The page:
President Donald Trump, who has a war cabinet in waiting (think John Bolton and Mike Pompeo), in his State of the Union address, accused Iran of threatening “genocide against the Jewish people”. But is this accusation justified, or is it an excuse to take the US a step closer to war with Iran?
Don’t get me wrong; I am not saying that there is no anti-Semitism in Iran. Sadly, like Islamophobia, anti-Semitism is alive and kicking in most places in the world- but would it surprise you if I told you that, outside Israel, Iran has one of the lowest levels of anti-Semitism in the Mid-East?
The above was the finding of an opinion poll conducted by an international organization that fights anti-Semitism.
The Anti-Defamation League’s attitude survey conducted in 2014 and reported by the BBC, found that the Iranians, compared to the other countries in the region, held the least negative views towards the Jewish people.
Another surprising finding was that only 18% of Iranian respondents agreed with the statement that “Jews still talk too much about what happened to them in the Holocaust”. In the United States, this figure is 22%. The difference is very telling.
My own experience of growing up in Iran squares well with the above findings.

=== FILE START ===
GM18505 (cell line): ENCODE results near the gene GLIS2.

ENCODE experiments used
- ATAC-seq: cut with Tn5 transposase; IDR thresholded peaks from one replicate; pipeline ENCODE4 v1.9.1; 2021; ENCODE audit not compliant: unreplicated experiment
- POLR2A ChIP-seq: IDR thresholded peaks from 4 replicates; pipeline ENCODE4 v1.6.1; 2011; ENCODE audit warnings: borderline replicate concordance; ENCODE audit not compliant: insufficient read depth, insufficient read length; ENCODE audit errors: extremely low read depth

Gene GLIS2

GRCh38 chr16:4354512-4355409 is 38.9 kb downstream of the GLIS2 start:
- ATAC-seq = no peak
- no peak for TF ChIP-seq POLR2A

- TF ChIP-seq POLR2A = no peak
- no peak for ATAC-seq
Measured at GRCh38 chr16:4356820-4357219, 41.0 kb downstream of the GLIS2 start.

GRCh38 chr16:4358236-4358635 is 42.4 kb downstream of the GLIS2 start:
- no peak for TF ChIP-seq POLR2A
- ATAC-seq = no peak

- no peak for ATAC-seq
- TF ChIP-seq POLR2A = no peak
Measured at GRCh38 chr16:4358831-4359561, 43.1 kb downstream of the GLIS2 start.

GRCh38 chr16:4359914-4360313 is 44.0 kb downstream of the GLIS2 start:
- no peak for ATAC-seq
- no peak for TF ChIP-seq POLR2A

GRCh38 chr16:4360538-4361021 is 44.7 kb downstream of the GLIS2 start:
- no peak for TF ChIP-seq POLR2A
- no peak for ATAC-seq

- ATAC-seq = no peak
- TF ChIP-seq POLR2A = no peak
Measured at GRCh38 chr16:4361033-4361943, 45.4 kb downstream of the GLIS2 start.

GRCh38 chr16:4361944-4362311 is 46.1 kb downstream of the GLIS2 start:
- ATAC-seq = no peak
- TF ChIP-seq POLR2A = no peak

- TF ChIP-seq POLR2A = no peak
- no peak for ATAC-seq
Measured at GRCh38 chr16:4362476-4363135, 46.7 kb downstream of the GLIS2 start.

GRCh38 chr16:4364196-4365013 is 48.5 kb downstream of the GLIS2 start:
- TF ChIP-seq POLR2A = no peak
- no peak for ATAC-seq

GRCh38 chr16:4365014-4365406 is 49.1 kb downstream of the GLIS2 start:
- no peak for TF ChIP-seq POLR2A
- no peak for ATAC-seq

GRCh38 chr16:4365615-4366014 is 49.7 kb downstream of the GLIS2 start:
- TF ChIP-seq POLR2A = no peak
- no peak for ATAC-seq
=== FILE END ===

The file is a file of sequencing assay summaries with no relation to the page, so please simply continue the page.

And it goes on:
Yes, inappropriate jokes and the false belief that the Jews have an insidious influence on the world scene are worryingly commonplace- but so are the immense pride the Iranians feel about the roles their leaders and ordinary citizens have played in saving the Jewish people from persecution and certain death throughout the ancient and modern history.
The stories of Cyrus the Great who ended the Babylonian exile of the Jews and the Persian King Xerxes who saved them from certain death are always recounted as reminders of Iran’s civilized and empathetic attitude towards the Jews.
And lest we forget the heroic action of a dapper 30-year-old embassy worker, Abdol Hussein Sardari, who without the authorization of the Persian government, started his own Schindler’s list by issuing false Iranian passports to thousands of Jews during the Nazi occupation of Paris. These Jewish escapees went to Iran and joined its 3000-year-old Jewish community who were kept safe from the Nazi reach by the Iranian government.